Despite their lack of perfection, face and fingerprint recognition systems are adequate protection for most timekeeping and low-security functions. This means that legal professionals can reasonably rely on them.

Using biometrics in your legal practice

Should you use biometrics in your legal practice?

While biometrics can provide advantages, all businesses that implement them must consider the legal ramifications.

Fortunately, some simple pointers can effectively address these considerations.

Legal considerations with biometrics

Several states have enacted laws to regulate biometric data.

These regulations generally cover how this data should be collected, used, and stored. They also impose requirements of written policies concerning these practices, as well as written notices of these policies.

The Illinois Biometric Information Privacy Act (BIPA), enacted in 2008, was the first biometric privacy law in the United States.

The first class action lawsuits alleging BIPA violations were filed in 2015, unleashing a wave of litigation against employers using biometrics for timekeeping and security. Biometric privacy regulations have since been enacted in other states, such as California and Texas.

There are several common requirements of these state-level biometric regulations which obligate employers to do the following:

  1. Notify users that the employer is collecting biometric data;
  2. Establish policies regarding the collection, use, and storage of this data, and;
  3. Make commercially reasonable efforts to protect the data.

 

Practice pointers for utilizing biometrics

The best practices for compliance with biometric privacy regulations include the following:

  1. Notify all employees from whom you collect, or will be collecting, biometric data;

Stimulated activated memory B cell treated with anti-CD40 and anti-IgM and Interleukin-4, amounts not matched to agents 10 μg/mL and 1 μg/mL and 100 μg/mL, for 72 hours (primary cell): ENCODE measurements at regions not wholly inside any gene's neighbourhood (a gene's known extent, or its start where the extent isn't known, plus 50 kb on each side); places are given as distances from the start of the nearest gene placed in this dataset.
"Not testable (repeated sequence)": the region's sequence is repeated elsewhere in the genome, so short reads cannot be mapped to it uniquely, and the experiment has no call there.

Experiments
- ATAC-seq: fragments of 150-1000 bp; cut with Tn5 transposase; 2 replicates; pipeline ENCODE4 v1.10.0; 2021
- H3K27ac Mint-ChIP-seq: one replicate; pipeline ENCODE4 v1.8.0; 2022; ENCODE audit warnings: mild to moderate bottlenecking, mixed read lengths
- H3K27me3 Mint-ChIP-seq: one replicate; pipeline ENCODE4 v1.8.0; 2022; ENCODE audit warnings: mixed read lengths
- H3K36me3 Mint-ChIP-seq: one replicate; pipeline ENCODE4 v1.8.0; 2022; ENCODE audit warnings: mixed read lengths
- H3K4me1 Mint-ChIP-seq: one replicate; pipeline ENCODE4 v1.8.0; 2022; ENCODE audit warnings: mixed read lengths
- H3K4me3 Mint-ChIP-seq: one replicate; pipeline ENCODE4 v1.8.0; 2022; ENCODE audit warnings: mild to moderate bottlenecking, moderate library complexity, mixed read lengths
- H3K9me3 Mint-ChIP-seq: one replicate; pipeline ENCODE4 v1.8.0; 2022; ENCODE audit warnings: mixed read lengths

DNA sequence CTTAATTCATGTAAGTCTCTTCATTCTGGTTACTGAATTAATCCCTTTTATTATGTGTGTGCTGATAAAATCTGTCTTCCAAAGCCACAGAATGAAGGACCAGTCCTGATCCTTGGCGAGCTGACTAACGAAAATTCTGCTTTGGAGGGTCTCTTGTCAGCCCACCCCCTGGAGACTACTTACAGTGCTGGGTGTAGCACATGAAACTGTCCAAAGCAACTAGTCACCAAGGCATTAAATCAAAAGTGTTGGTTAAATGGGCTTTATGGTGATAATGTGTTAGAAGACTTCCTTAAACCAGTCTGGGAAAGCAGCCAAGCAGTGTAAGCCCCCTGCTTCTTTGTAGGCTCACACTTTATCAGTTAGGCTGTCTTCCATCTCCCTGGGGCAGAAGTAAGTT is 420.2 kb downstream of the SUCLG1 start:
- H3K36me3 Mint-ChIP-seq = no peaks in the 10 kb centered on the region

2. Create clear policies on how this data will be handled, and;
  3. Constantly update your firm’s policies and procedures as the legal landscape evolves.

 

In addition, consider the practicality of any application of biometric technology your firm considers.

One widespread practice is the use of facial recognition with contract attorneys working from home. Many such systems monitor the user’s level of attention and kick the users out of the system if they look away from the monitor for too long.

Understandably, many contract attorneys feel these systems are overly intrusive. In addition, the attorneys complain of lost work time due to constantly needing to log back into the systems.

This is just one example where the use of biometrics may have too many drawbacks to make it worthwhile.

While biometrics serve as the newest frontier in top-of-the-line security, carefully consider whether your practice will implement them in light of the issues outlined here.

Are you fulfilling your duty of technological competence?

If you’re reading this article, we’re willing to bet that you take your duty of technological competence seriously.

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Author

  • Mike Robinson

    After a fifteen-year legal career in business and healthcare finance litigation, Mike Robinson now crafts compelling content that explores topics around technology, litigation, and process improvements in the legal industry.